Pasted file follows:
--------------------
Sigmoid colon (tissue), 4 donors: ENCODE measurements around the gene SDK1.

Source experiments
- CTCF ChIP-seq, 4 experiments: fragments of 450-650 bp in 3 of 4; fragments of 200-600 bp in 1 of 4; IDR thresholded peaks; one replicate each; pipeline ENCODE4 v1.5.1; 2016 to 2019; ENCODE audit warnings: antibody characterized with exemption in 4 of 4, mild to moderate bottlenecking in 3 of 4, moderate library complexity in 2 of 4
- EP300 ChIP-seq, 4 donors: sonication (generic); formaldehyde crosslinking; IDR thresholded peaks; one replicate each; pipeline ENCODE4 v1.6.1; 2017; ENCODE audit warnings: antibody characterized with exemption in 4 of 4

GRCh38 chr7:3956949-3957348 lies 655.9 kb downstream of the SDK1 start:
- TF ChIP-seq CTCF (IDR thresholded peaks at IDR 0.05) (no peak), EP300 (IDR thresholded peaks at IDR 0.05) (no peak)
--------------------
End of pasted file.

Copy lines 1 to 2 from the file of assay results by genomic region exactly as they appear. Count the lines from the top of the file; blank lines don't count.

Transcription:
Sigmoid colon (tissue), 4 donors: ENCODE measurements around the gene SDK1.

Source experiments